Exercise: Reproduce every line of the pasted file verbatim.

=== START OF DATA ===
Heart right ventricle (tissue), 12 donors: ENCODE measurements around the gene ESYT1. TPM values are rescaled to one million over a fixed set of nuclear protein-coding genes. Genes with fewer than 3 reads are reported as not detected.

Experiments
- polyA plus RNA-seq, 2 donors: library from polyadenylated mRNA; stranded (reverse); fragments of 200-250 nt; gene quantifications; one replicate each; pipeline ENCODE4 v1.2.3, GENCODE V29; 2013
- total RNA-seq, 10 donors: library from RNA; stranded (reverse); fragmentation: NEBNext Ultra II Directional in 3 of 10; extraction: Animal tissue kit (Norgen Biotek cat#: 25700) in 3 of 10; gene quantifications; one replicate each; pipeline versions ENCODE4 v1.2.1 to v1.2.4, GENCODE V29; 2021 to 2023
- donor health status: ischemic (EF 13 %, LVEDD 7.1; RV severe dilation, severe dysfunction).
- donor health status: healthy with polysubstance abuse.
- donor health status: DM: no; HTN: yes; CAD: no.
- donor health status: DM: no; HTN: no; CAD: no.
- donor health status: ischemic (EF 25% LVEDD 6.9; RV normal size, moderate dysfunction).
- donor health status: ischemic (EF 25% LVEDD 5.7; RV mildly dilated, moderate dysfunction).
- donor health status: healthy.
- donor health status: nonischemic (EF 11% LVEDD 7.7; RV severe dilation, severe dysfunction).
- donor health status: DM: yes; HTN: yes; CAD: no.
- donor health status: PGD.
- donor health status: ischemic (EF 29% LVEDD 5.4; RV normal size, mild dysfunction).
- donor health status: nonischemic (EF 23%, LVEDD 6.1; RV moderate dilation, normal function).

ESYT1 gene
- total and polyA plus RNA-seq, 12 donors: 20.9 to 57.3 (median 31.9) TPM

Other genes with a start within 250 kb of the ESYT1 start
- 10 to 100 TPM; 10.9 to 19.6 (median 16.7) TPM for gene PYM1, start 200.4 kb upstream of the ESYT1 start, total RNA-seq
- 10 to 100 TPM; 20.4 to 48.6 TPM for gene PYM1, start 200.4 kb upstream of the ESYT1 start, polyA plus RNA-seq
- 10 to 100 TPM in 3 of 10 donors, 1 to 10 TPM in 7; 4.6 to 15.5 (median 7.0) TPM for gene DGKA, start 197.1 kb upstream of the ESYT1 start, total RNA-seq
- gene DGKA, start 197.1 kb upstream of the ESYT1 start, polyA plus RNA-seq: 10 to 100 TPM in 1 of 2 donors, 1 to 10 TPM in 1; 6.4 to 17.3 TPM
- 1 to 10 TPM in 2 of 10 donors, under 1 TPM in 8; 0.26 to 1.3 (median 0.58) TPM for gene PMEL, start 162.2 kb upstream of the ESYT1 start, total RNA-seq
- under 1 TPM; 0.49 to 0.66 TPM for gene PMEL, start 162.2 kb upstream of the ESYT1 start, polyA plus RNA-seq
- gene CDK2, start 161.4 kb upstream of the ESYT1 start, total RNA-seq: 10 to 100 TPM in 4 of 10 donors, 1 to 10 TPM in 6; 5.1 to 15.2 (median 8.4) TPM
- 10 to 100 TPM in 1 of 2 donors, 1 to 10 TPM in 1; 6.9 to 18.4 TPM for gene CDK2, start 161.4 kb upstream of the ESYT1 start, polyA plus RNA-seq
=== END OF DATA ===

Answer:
Heart right ventricle (tissue), 12 donors: ENCODE measurements around the gene ESYT1. TPM values are rescaled to one million over a fixed set of nuclear protein-coding genes. Genes with fewer than 3 reads are reported as not detected.

Experiments
- polyA plus RNA-seq, 2 donors: library from polyadenylated mRNA; stranded (reverse); fragments of 200-250 nt; gene quantifications; one replicate each; pipeline ENCODE4 v1.2.3, GENCODE V29; 2013
- total RNA-seq, 10 donors: library from RNA; stranded (reverse); fragmentation: NEBNext Ultra II Directional in 3 of 10; extraction: Animal tissue kit (Norgen Biotek cat#: 25700) in 3 of 10; gene quantifications; one replicate each; pipeline versions ENCODE4 v1.2.1 to v1.2.4, GENCODE V29; 2021 to 2023
- donor health status: ischemic (EF 13 %, LVEDD 7.1; RV severe dilation, severe dysfunction).
- donor health status: healthy with polysubstance abuse.
- donor health status: DM: no; HTN: yes; CAD: no.
- donor health status: DM: no; HTN: no; CAD: no.
- donor health status: ischemic (EF 25% LVEDD 6.9; RV normal size, moderate dysfunction).
- donor health status: ischemic (EF 25% LVEDD 5.7; RV mildly dilated, moderate dysfunction).
- donor health status: healthy.
- donor health status: nonischemic (EF 11% LVEDD 7.7; RV severe dilation, severe dysfunction).
- donor health status: DM: yes; HTN: yes; CAD: no.
- donor health status: PGD.
- donor health status: ischemic (EF 29% LVEDD 5.4; RV normal size, mild dysfunction).
- donor health status: nonischemic (EF 23%, LVEDD 6.1; RV moderate dilation, normal function).

ESYT1 gene
- total and polyA plus RNA-seq, 12 donors: 20.9 to 57.3 (median 31.9) TPM

Other genes with a start within 250 kb of the ESYT1 start
- 10 to 100 TPM; 10.9 to 19.6 (median 16.7) TPM for gene PYM1, start 200.4 kb upstream of the ESYT1 start, total RNA-seq
- 10 to 100 TPM; 20.4 to 48.6 TPM for gene PYM1, start 200.4 kb upstream of the ESYT1 start, polyA plus RNA-seq
- 10 to 100 TPM in 3 of 10 donors, 1 to 10 TPM in 7; 4.6 to 15.5 (median 7.0) TPM for gene DGKA, start 197.1 kb upstream of the ESYT1 start, total RNA-seq
- gene DGKA, start 197.1 kb upstream of the ESYT1 start, polyA plus RNA-seq: 10 to 100 TPM in 1 of 2 donors, 1 to 10 TPM in 1; 6.4 to 17.3 TPM
- 1 to 10 TPM in 2 of 10 donors, under 1 TPM in 8; 0.26 to 1.3 (median 0.58) TPM for gene PMEL, start 162.2 kb upstream of the ESYT1 start, total RNA-seq
- under 1 TPM; 0.49 to 0.66 TPM for gene PMEL, start 162.2 kb upstream of the ESYT1 start, polyA plus RNA-seq
- gene CDK2, start 161.4 kb upstream of the ESYT1 start, total RNA-seq: 10 to 100 TPM in 4 of 10 donors, 1 to 10 TPM in 6; 5.1 to 15.2 (median 8.4) TPM
- 10 to 100 TPM in 1 of 2 donors, 1 to 10 TPM in 1; 6.9 to 18.4 TPM for gene CDK2, start 161.4 kb upstream of the ESYT1 start, polyA plus RNA-seq